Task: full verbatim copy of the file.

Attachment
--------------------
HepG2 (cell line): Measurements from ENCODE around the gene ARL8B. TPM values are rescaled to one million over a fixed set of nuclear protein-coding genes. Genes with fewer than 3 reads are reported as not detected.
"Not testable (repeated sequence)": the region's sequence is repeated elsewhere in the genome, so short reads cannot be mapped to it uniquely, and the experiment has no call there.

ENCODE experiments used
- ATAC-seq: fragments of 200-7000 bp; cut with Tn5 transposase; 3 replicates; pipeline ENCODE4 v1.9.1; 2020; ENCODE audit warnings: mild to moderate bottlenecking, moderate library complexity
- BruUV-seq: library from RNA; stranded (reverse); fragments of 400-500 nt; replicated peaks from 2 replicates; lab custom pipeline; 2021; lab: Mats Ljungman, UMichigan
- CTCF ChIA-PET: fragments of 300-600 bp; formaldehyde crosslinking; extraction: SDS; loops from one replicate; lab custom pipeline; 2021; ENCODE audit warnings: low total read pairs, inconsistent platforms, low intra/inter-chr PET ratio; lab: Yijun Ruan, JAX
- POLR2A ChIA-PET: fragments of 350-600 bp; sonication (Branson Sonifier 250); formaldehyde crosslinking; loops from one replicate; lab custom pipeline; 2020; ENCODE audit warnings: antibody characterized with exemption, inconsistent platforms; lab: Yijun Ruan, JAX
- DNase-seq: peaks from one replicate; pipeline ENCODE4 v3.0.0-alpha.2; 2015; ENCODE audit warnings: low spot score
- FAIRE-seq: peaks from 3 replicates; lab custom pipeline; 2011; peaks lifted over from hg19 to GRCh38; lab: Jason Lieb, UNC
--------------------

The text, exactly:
HepG2 (cell line): Measurements from ENCODE around the gene ARL8B. TPM values are rescaled to one million over a fixed set of nuclear protein-coding genes. Genes with fewer than 3 reads are reported as not detected.
"Not testable (repeated sequence)": the region's sequence is repeated elsewhere in the genome, so short reads cannot be mapped to it uniquely, and the experiment has no call there.

ENCODE experiments used
- ATAC-seq: fragments of 200-7000 bp; cut with Tn5 transposase; 3 replicates; pipeline ENCODE4 v1.9.1; 2020; ENCODE audit warnings: mild to moderate bottlenecking, moderate library complexity
- BruUV-seq: library from RNA; stranded (reverse); fragments of 400-500 nt; replicated peaks from 2 replicates; lab custom pipeline; 2021; lab: Mats Ljungman, UMichigan
- CTCF ChIA-PET: fragments of 300-600 bp; formaldehyde crosslinking; extraction: SDS; loops from one replicate; lab custom pipeline; 2021; ENCODE audit warnings: low total read pairs, inconsistent platforms, low intra/inter-chr PET ratio; lab: Yijun Ruan, JAX
- POLR2A ChIA-PET: fragments of 350-600 bp; sonication (Branson Sonifier 250); formaldehyde crosslinking; loops from one replicate; lab custom pipeline; 2020; ENCODE audit warnings: antibody characterized with exemption, inconsistent platforms; lab: Yijun Ruan, JAX
- DNase-seq: peaks from one replicate; pipeline ENCODE4 v3.0.0-alpha.2; 2015; ENCODE audit warnings: low spot score
- FAIRE-seq: peaks from 3 replicates; lab custom pipeline; 2011; peaks lifted over from hg19 to GRCh38; lab: Jason Lieb, UNC